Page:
Question: Can we submit a video of us building it instead of building in real-time?
- Response - Response - Yes, in order to accommodate technology challenges we will ask students to submit videos of the presentation and shelter set-up prior to MESA Day for scoring.
Question: If my team is using tarps as part of their shelter, should we include these in the budget?
- Response: Tarps are a common enough item that they do not have to be included in the budget and can be considered a salvage item. This reasoning should be included as a note in their design notebook for any item that will be included as a salvage. However, since there is not a guarantee that these items will be available teams should also ensure the include rational for the material choice and what types of materials could act as substitutes.
Question: The challenge does not specify what type of natural disaster we are building the shelter for, so can we chooses the natural disaster we want to build our shelter for?
- Response: That is correct. Students can either choose a type of disaster or create a design that will work in multiple types of disasters. The research about the needs of people for the disaster(s) your team choose should be included in the presentation and design notebook.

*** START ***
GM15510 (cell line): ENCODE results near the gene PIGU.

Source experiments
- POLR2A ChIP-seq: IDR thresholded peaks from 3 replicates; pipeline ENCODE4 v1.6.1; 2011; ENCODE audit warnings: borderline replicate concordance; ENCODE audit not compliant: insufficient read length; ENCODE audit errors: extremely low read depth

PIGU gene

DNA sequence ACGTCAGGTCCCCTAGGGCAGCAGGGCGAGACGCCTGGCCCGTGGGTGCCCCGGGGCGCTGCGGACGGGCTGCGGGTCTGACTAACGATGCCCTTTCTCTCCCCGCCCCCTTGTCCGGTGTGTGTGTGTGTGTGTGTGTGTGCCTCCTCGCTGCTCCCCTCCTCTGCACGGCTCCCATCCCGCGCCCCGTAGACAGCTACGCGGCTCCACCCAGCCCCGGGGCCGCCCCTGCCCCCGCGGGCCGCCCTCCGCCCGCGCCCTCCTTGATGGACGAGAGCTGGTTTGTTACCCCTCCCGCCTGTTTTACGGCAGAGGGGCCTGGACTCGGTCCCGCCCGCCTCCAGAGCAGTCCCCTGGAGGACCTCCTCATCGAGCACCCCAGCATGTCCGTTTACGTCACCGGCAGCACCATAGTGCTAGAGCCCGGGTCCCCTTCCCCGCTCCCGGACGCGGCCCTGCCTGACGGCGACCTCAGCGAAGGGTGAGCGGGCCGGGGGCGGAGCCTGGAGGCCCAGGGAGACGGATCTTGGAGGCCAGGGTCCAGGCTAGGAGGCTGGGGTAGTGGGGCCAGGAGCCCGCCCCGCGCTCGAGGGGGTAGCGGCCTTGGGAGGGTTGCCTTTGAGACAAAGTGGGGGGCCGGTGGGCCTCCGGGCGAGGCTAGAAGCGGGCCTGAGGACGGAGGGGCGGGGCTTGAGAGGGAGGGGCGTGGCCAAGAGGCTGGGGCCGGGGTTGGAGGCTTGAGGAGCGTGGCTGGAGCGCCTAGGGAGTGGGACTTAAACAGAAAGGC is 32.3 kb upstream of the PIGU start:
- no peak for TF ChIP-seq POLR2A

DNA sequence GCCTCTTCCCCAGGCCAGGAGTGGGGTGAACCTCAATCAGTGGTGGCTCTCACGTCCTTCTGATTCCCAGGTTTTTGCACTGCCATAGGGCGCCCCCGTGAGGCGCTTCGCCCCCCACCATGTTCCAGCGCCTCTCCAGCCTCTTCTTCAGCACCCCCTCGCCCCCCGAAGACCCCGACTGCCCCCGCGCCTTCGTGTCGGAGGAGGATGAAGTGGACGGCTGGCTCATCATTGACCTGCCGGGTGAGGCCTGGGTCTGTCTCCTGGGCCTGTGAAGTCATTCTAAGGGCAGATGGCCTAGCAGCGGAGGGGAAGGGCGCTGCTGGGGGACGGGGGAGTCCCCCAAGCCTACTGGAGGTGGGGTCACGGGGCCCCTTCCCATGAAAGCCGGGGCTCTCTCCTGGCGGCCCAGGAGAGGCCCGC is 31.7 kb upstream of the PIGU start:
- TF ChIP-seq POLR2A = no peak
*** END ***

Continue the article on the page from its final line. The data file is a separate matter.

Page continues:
Question: What should be included on the poster for the Disaster Shelter, and what size poster should be used?
- Response: Students should use the Poster Rubric to guide them on what content should be included in the poster. The can also use these links as a resource.
Poster Design Guide
Poster Design Template - A PowerPoint file with 2 design ideas and a blank slide to design a poster. Meets the size requirement for the poster.
Question: Can a team use the Code.org app development program?
- Answer: Yes, you can. Section 1a of the Design Parameters state: "Developed using MIT App Inventor or similar program" Code.org app development is a similar program. Make sure that you can share the source codes that are required in the Design Parameters section 3ciii when choosing your software platform.
Question: For the mobile app, what should be used for the design brief? Should it be through something like Google Slides/PPT or more like a poster or is it information that should be included in the video presentation?
- Answer: The Design Brief for the Mobile App should be thought of more as a Word or Google Doc. The objective of the Design Brief is to provide a brief, non-technical overview of the entire project. It should include only the most important information that judges might need. It should be able to stand alone but can be used to support the pitch. The pieces that are required are below, any other information is up to the students and they should use the rubric to guide both the Design Brief and Pitch.
- School Name
- Team Members Names
- App Name
- Problem Statement - 100 words describing the problem and how the app intends to address this problem.
- Screenshots of the App that show how users will interface and content of the screens